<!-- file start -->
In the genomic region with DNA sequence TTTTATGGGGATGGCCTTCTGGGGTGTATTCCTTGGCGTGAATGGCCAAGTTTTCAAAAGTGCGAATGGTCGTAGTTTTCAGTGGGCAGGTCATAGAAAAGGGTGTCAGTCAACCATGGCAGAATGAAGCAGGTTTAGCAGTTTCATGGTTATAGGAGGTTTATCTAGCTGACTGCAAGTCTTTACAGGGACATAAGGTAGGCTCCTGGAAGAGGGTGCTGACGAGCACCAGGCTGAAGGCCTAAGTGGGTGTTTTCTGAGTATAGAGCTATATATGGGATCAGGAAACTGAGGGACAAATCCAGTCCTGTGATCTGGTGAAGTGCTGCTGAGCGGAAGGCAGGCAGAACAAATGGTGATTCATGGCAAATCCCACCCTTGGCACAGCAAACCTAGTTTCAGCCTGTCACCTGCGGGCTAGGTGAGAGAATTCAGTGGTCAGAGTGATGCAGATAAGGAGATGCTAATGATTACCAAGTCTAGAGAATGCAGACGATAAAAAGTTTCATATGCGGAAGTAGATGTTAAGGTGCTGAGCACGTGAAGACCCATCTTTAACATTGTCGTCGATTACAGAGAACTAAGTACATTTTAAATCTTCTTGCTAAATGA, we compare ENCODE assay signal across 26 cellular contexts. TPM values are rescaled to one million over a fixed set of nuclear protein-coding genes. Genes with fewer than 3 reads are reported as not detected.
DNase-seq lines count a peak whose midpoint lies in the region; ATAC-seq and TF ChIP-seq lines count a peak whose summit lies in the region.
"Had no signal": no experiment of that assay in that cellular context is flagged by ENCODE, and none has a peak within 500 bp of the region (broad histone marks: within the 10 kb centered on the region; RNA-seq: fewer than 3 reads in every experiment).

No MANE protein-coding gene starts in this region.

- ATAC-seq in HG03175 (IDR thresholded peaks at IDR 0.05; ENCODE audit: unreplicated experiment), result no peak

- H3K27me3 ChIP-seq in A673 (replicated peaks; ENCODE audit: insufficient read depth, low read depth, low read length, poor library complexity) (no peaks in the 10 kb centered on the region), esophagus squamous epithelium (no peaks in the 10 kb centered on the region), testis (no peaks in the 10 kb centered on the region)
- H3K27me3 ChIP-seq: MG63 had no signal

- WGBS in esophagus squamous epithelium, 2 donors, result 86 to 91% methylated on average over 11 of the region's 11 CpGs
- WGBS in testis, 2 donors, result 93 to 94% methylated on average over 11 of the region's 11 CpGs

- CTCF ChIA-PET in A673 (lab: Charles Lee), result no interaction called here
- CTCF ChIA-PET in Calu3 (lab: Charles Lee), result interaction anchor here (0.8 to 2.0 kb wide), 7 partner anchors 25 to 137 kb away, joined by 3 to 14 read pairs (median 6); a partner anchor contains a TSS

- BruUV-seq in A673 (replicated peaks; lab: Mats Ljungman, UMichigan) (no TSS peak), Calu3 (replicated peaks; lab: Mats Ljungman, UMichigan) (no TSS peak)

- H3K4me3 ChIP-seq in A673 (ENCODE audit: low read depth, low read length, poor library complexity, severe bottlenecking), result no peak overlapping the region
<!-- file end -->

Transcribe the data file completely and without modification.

In the genomic region with DNA sequence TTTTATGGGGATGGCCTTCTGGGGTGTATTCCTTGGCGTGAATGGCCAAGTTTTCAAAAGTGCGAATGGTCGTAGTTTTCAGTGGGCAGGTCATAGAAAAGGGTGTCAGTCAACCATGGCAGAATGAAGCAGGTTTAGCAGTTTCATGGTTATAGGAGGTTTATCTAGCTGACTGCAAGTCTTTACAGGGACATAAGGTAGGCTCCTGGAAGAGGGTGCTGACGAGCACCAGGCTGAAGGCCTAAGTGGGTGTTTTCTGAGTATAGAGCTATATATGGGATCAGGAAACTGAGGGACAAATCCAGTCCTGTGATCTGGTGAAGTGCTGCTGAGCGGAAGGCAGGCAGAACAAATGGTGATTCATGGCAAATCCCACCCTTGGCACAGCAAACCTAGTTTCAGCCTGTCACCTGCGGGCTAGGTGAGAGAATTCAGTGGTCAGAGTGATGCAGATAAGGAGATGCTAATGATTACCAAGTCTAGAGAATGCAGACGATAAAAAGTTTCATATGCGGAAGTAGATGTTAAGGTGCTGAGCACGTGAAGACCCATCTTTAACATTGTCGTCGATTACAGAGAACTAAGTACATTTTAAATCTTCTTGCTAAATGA, we compare ENCODE assay signal across 26 cellular contexts. TPM values are rescaled to one million over a fixed set of nuclear protein-coding genes. Genes with fewer than 3 reads are reported as not detected.
DNase-seq lines count a peak whose midpoint lies in the region; ATAC-seq and TF ChIP-seq lines count a peak whose summit lies in the region.
"Had no signal": no experiment of that assay in that cellular context is flagged by ENCODE, and none has a peak within 500 bp of the region (broad histone marks: within the 10 kb centered on the region; RNA-seq: fewer than 3 reads in every experiment).

No MANE protein-coding gene starts in this region.

- ATAC-seq in HG03175 (IDR thresholded peaks at IDR 0.05; ENCODE audit: unreplicated experiment), result no peak

- H3K27me3 ChIP-seq in A673 (replicated peaks; ENCODE audit: insufficient read depth, low read depth, low read length, poor library complexity) (no peaks in the 10 kb centered on the region), esophagus squamous epithelium (no peaks in the 10 kb centered on the region), testis (no peaks in the 10 kb centered on the region)
- H3K27me3 ChIP-seq: MG63 had no signal

- WGBS in esophagus squamous epithelium, 2 donors, result 86 to 91% methylated on average over 11 of the region's 11 CpGs
- WGBS in testis, 2 donors, result 93 to 94% methylated on average over 11 of the region's 11 CpGs

- CTCF ChIA-PET in A673 (lab: Charles Lee), result no interaction called here
- CTCF ChIA-PET in Calu3 (lab: Charles Lee), result interaction anchor here (0.8 to 2.0 kb wide), 7 partner anchors 25 to 137 kb away, joined by 3 to 14 read pairs (median 6); a partner anchor contains a TSS

- BruUV-seq in A673 (replicated peaks; lab: Mats Ljungman, UMichigan) (no TSS peak), Calu3 (replicated peaks; lab: Mats Ljungman, UMichigan) (no TSS peak)

- H3K4me3 ChIP-seq in A673 (ENCODE audit: low read depth, low read length, poor library complexity, severe bottlenecking), result no peak overlapping the region